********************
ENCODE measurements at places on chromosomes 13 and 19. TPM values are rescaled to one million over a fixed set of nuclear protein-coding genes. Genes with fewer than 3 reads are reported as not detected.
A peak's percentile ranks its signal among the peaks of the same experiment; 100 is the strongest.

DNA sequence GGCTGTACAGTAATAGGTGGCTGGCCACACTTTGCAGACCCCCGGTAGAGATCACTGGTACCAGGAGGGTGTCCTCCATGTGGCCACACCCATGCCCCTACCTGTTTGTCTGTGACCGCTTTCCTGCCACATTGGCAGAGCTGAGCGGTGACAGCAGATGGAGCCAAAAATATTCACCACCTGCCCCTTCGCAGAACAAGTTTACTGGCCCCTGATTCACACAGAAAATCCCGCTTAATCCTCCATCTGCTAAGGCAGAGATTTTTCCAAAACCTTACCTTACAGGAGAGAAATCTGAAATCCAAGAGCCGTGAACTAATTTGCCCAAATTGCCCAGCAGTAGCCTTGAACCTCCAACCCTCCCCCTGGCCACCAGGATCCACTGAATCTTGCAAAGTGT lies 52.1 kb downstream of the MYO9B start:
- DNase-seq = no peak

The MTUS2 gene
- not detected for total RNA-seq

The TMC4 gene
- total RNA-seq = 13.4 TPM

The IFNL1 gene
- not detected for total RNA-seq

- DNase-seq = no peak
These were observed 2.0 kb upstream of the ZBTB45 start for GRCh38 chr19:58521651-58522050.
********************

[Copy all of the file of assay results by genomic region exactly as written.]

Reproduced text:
ENCODE measurements at places on chromosomes 13 and 19. TPM values are rescaled to one million over a fixed set of nuclear protein-coding genes. Genes with fewer than 3 reads are reported as not detected.
A peak's percentile ranks its signal among the peaks of the same experiment; 100 is the strongest.

DNA sequence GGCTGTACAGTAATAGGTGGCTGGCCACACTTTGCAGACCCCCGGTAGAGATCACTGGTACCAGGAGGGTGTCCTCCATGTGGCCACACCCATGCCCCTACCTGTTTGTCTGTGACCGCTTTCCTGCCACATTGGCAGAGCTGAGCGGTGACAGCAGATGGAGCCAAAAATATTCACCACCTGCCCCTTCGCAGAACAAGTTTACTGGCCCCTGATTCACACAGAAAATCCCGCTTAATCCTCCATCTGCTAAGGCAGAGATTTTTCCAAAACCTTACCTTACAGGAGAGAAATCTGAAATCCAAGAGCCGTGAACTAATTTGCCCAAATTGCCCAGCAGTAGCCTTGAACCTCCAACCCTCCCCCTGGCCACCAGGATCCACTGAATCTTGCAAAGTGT lies 52.1 kb downstream of the MYO9B start:
- DNase-seq = no peak

The MTUS2 gene
- not detected for total RNA-seq

The TMC4 gene
- total RNA-seq = 13.4 TPM

The IFNL1 gene
- not detected for total RNA-seq

- DNase-seq = no peak
These were observed 2.0 kb upstream of the ZBTB45 start for GRCh38 chr19:58521651-58522050.